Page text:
If "Killers of the Flower Moon" isn’t as purely pleasurable to watch as Scorsese’s most canonical movies, that doesn’t mean it lacks beauty, or even audacity.
Some of the film’s most transcendent moments capture the swirl of life in Osage County, from its weddings to its family meals; many feature Mollie’s mother, Lizzie (Tantoo Cardinal), whose experiences on the brink of death are represented in stunning flights of magical realism.
The chaotic town of Fairfax, where people ride on horses and racecars down the main street, is a fascinating jumble of Old West and modernity, its veneer of optimism and progress queasily coexisting with the Ku Klux Klan and White-led race riots in Tulsa, just 100km away.
As in the book, the subtext of "Killers of the Flower Moon" is what might have been, as a brief dream of tolerance and coexistence curdles into an engulfing exercise in cultural and financial theft.
As a work of history and heightened political consciousness, "Killers of the Flower Moon" is beyond reproach; it dramatises a grievous truth – about the depravity, destruction and self-deception that undergird the American idea – that has been buried for too long, especially in movies.
But that nobility of purposes raises uncomfortable questions about what makes for riveting cinema - or at least a riveting Martin Scorsese movie.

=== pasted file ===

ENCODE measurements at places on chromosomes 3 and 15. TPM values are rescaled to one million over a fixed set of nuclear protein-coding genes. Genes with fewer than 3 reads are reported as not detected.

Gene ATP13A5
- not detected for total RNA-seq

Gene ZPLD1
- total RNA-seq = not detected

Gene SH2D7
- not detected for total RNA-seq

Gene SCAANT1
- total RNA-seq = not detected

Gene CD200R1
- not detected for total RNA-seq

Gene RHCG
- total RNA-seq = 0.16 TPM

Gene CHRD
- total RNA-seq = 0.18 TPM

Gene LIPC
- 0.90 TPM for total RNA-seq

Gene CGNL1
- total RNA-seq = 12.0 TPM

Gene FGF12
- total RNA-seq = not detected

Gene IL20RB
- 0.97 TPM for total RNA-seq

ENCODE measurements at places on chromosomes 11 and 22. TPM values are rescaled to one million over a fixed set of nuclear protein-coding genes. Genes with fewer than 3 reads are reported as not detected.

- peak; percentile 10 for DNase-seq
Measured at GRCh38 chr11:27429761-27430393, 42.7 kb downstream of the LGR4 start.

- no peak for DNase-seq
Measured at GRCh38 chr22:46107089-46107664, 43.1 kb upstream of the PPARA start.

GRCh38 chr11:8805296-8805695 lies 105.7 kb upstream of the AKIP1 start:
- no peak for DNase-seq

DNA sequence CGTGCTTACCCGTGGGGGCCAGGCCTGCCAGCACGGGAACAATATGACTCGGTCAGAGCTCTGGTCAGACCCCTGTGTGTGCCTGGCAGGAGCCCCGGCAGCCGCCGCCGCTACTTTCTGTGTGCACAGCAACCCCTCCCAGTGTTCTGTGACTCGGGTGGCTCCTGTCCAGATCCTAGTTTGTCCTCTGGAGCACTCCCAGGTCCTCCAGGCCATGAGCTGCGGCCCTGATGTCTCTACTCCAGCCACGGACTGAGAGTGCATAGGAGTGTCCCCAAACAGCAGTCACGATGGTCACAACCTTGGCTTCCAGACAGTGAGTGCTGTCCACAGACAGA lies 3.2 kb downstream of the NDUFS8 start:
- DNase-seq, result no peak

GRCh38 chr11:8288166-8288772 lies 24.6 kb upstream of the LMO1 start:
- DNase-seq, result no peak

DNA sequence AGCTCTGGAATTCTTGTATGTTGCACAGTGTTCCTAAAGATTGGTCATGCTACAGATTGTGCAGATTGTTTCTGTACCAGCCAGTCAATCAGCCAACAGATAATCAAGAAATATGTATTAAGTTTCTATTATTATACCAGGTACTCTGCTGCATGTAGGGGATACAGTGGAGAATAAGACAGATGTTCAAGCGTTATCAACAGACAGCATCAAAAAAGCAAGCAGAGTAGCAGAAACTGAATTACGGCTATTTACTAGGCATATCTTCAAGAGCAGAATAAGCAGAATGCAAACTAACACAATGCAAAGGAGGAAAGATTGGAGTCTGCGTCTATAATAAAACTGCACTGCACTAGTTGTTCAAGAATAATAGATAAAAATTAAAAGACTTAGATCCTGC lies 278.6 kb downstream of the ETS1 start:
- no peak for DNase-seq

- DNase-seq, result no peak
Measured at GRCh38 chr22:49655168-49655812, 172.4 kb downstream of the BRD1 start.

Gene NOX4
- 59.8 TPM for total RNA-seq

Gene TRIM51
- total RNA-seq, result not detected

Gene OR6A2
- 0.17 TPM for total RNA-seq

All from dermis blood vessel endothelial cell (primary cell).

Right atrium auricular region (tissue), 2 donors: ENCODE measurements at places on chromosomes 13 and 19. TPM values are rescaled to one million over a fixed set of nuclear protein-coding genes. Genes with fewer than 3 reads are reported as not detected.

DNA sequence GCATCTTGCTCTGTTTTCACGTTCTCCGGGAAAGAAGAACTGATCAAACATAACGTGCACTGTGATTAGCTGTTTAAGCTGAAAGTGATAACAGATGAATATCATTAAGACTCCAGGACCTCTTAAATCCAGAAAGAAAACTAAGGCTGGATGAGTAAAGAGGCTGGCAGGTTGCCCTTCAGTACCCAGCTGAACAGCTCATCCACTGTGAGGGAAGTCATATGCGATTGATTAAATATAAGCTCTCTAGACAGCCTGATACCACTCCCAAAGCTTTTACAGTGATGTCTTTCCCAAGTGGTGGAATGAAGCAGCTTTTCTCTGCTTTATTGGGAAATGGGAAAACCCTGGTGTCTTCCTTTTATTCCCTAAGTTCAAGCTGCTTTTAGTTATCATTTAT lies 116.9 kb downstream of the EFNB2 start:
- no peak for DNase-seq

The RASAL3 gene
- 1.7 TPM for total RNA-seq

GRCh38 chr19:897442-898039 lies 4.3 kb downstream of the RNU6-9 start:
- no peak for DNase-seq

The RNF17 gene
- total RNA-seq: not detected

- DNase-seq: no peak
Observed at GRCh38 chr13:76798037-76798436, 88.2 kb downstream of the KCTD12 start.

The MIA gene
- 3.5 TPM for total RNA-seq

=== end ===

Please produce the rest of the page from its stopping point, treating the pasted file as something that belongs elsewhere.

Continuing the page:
At 3½ hours, the movie tests the audience’s tolerance for episodic rehearsals of bad deeds done; by the time we get to the inevitable courtroom drama (featuring a distractingly cast Brendan Fraser), the proceedings feel rote and anticlimactic.
In interviews, Scorsese has explained how he and Roth rewrote Roth’s original script for "Killers of the Flower Moon", to give the Osage more space but also to tell their story from the inside.
Despite the efforts, his point of view never gets deeper than that of an alert, caring observer. That’s despite an obvious emotional attachment to Mollie, a connection that becomes apparent in the film’s epilogue, in which the director creates a set piece that feels emotionally distancing and movingly on point.
It’s startling, self-conscious and strangely a piece with the admirable, vexingly uneven movie that has come before: In other words, it’s Scorsese.
∎ “Killers of the Flower Moon” is showing at cinemas nationwide.